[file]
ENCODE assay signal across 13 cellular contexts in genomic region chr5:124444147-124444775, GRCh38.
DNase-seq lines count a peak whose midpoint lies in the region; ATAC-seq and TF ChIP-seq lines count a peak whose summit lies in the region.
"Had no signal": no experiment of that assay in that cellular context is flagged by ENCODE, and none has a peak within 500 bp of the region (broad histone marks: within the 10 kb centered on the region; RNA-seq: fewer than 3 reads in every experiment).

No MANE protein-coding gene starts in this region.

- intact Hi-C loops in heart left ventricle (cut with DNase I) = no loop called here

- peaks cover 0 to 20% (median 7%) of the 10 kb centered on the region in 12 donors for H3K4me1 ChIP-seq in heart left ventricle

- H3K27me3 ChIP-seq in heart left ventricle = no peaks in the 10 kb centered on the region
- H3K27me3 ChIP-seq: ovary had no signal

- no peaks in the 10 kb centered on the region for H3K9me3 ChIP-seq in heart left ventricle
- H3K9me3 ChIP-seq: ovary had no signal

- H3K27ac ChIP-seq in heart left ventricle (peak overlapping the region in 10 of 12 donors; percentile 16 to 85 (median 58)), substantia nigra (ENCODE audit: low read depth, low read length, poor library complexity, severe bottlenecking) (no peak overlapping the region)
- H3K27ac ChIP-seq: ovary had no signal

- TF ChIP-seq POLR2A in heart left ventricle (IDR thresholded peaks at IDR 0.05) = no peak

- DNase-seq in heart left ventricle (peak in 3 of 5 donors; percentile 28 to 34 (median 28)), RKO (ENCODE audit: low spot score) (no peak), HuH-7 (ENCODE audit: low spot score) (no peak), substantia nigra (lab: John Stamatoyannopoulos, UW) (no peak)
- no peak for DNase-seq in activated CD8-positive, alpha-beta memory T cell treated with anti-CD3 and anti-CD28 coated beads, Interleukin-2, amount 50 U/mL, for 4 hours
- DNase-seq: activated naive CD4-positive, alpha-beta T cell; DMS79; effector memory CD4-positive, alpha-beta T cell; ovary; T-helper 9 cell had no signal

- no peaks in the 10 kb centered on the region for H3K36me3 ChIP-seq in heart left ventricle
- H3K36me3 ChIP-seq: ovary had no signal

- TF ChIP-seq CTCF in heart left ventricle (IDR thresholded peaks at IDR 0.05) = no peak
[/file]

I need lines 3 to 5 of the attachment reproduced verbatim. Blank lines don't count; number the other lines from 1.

"Had no signal": no experiment of that assay in that cellular context is flagged by ENCODE, and none has a peak within 500 bp of the region (broad histone marks: within the 10 kb centered on the region; RNA-seq: fewer than 3 reads in every experiment).

No MANE protein-coding gene starts in this region.

- intact Hi-C loops in heart left ventricle (cut with DNase I) = no loop called here